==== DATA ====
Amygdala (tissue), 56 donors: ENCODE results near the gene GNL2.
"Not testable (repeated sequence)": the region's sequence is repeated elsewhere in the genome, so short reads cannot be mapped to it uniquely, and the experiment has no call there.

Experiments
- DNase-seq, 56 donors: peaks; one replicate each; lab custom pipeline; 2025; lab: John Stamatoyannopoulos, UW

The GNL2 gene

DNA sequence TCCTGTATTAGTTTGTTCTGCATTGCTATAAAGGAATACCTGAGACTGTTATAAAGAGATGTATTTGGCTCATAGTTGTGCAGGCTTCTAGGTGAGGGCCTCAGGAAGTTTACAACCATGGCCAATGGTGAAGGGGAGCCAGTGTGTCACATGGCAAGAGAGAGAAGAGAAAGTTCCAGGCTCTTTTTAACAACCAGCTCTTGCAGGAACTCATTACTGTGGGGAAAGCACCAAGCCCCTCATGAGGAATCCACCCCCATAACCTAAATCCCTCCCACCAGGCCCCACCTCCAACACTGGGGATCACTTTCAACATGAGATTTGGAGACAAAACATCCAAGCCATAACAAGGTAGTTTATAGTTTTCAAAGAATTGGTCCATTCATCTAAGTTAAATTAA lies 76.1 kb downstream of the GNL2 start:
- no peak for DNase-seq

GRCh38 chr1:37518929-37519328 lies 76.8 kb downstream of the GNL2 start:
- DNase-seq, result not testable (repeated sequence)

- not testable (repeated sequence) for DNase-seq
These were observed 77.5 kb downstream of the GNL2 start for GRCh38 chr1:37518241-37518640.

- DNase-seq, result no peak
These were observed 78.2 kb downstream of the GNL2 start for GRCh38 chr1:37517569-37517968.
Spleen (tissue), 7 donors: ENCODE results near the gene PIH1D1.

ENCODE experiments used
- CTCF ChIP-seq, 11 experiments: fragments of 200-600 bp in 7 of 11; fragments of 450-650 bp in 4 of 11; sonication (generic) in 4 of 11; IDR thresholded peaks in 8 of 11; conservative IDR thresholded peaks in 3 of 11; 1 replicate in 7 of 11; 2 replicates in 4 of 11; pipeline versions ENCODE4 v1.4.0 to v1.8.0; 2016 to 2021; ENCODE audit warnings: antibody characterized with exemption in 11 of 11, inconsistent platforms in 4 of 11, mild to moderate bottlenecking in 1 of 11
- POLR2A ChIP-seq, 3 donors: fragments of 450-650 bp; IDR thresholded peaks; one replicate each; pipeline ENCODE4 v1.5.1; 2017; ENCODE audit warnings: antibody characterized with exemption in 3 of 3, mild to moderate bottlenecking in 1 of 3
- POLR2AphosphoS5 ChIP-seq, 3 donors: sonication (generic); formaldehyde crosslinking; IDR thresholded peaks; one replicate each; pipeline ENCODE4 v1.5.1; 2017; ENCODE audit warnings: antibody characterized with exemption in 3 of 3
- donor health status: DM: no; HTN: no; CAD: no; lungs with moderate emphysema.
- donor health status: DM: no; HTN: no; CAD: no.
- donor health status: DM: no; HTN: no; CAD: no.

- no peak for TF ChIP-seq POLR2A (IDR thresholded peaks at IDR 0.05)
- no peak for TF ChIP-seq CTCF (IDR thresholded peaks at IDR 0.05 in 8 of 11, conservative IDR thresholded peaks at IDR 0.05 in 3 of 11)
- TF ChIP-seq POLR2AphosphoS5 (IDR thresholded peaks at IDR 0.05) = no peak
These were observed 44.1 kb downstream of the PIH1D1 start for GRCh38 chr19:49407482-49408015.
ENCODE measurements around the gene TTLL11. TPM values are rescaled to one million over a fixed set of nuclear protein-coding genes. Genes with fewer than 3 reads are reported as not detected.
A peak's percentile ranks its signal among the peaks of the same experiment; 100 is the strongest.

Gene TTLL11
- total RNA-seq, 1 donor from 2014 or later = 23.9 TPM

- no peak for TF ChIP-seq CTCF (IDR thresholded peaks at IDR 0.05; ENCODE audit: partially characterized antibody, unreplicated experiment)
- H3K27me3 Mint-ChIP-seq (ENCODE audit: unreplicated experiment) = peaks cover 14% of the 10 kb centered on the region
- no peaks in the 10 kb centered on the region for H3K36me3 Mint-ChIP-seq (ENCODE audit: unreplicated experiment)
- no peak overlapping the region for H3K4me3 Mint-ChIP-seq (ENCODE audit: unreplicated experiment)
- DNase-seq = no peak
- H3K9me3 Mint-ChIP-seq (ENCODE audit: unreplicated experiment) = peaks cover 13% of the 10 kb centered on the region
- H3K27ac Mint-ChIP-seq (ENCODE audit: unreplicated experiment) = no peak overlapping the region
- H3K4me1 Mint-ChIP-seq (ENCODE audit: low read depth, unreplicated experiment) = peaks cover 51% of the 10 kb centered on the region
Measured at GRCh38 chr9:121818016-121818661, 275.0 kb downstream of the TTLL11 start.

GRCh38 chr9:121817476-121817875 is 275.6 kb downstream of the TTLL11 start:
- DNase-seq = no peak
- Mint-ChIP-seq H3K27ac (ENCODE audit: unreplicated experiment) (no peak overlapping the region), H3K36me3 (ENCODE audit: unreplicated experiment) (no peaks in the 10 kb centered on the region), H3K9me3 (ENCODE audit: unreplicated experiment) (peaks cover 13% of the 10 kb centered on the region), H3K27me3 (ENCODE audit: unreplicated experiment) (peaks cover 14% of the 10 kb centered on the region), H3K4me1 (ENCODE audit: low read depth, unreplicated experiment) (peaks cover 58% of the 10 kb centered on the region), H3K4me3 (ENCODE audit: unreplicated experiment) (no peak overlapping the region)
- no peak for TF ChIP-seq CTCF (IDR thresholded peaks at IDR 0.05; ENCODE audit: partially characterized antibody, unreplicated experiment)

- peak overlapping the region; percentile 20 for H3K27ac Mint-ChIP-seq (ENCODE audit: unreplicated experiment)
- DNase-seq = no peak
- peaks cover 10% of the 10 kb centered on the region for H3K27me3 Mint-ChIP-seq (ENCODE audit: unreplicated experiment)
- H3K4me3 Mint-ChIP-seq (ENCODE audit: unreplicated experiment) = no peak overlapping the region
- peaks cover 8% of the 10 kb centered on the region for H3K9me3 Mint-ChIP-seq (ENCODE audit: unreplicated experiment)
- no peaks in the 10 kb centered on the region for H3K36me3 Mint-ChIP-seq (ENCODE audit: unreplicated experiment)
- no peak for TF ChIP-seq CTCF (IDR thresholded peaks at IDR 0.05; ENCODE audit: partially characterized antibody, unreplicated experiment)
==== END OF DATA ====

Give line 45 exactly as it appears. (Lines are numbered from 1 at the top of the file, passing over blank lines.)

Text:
- peaks cover 10% of the 10 kb centered on the region for H3K27me3 Mint-ChIP-seq (ENCODE audit: unreplicated experiment)